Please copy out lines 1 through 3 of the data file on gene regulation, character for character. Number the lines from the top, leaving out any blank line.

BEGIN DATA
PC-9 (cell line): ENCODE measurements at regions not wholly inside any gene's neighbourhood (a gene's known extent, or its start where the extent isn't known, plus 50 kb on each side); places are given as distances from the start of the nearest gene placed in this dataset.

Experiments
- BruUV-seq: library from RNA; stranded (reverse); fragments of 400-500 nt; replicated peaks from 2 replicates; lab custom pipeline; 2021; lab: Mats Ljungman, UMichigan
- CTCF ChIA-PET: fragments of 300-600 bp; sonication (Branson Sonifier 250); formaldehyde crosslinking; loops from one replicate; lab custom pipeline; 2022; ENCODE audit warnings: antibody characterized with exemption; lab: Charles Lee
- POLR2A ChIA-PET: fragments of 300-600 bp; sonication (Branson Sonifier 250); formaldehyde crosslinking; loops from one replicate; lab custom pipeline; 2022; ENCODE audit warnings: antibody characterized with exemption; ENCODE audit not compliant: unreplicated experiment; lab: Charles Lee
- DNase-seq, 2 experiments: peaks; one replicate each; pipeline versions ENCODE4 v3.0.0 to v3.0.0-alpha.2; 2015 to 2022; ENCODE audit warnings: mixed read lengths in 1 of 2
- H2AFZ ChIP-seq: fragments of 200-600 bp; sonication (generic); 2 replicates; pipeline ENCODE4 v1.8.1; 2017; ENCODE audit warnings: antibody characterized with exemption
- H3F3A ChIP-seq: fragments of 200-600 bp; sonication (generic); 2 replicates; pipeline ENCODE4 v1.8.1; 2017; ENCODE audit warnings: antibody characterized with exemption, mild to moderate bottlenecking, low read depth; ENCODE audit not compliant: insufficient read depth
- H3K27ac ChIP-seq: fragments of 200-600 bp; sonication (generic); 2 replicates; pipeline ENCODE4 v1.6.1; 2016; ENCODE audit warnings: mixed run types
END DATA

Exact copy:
PC-9 (cell line): ENCODE measurements at regions not wholly inside any gene's neighbourhood (a gene's known extent, or its start where the extent isn't known, plus 50 kb on each side); places are given as distances from the start of the nearest gene placed in this dataset.

Experiments
- BruUV-seq: library from RNA; stranded (reverse); fragments of 400-500 nt; replicated peaks from 2 replicates; lab custom pipeline; 2021; lab: Mats Ljungman, UMichigan